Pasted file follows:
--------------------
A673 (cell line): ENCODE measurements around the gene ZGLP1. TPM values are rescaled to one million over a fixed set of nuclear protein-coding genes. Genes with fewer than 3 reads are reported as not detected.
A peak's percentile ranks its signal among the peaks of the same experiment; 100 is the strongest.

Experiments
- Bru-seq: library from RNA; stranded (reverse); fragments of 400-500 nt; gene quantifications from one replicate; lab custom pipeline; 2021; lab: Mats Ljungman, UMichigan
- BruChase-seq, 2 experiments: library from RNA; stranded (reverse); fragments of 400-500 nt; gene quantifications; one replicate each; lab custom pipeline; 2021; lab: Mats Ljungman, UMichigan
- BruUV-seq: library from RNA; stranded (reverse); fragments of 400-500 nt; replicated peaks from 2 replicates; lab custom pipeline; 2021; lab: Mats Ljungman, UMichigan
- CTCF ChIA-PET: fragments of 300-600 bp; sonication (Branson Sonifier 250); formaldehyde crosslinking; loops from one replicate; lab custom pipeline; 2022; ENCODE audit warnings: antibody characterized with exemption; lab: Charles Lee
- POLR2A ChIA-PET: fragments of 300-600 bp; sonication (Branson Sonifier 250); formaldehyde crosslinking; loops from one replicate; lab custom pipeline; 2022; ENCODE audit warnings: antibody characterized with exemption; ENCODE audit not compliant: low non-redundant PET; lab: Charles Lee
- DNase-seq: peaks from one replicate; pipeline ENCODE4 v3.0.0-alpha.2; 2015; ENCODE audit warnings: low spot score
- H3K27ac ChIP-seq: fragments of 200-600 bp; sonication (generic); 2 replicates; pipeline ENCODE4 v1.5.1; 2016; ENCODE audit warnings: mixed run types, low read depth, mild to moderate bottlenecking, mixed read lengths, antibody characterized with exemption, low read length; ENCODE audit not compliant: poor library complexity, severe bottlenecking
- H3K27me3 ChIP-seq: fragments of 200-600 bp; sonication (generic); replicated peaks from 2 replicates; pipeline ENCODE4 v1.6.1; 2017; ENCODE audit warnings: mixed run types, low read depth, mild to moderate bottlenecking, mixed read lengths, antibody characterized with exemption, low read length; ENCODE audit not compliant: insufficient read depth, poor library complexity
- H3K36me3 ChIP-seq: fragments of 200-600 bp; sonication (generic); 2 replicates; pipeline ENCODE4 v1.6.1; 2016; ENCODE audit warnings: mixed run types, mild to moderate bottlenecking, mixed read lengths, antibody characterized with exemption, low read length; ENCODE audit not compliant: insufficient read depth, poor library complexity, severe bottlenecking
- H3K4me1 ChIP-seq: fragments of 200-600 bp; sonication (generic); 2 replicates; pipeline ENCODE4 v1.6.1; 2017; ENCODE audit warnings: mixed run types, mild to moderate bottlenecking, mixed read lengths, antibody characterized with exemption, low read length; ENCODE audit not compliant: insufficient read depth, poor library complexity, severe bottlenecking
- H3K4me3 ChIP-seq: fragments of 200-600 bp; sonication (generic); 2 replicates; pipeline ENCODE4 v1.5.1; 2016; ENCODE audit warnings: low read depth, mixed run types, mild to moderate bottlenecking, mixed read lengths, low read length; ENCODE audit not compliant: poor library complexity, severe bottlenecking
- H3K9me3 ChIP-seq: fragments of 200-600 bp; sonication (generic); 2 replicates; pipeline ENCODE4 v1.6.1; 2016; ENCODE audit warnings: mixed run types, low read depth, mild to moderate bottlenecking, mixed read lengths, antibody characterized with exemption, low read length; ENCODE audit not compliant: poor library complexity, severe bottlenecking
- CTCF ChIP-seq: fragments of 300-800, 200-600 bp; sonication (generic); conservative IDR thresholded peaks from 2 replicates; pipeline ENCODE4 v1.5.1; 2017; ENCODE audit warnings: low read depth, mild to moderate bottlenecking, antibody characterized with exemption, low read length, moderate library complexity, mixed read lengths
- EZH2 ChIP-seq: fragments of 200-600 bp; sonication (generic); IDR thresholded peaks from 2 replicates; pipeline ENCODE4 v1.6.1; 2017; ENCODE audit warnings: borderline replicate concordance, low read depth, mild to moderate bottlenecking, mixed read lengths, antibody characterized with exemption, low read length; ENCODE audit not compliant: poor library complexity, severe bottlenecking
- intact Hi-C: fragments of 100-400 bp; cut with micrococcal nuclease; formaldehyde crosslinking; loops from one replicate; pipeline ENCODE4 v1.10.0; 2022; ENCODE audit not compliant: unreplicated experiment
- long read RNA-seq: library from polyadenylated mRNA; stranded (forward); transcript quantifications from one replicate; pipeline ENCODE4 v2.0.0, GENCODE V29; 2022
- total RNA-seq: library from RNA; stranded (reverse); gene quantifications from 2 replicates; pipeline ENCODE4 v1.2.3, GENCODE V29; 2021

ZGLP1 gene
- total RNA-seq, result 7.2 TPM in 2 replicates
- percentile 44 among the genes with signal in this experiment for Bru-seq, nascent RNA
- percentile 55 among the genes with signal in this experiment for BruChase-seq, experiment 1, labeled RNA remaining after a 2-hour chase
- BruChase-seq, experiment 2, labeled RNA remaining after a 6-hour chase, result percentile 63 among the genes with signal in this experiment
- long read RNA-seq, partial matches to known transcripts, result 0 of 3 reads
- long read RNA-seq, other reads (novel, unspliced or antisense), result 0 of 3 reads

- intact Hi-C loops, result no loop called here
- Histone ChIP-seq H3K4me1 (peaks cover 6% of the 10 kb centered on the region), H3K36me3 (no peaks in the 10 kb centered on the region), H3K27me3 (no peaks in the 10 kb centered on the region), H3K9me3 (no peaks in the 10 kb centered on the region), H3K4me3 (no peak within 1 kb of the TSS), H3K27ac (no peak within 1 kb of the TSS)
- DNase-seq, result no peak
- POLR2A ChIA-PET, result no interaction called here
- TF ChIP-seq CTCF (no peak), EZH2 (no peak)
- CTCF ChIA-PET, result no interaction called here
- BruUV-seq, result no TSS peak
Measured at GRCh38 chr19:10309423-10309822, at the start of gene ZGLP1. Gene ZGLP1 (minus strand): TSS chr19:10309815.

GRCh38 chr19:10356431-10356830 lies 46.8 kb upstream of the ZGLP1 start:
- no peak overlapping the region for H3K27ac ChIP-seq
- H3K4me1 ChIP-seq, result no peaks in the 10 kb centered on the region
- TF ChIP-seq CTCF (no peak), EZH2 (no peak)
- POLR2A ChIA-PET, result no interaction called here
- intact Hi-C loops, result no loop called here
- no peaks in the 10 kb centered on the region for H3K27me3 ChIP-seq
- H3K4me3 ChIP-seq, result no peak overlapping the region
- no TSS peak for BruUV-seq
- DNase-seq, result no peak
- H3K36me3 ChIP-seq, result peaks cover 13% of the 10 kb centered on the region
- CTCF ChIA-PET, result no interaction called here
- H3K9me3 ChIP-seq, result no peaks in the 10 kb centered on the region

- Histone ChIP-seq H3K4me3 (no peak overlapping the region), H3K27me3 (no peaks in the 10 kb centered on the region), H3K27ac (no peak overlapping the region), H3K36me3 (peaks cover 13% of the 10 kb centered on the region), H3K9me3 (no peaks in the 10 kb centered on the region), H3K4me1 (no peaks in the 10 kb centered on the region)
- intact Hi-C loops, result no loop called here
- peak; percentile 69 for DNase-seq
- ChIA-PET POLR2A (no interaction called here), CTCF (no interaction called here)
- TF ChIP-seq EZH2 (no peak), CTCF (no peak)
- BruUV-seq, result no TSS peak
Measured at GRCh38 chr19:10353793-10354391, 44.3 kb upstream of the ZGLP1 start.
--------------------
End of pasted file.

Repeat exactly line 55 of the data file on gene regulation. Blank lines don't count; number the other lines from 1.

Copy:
Measured at GRCh38 chr19:10353793-10354391, 44.3 kb upstream of the ZGLP1 start.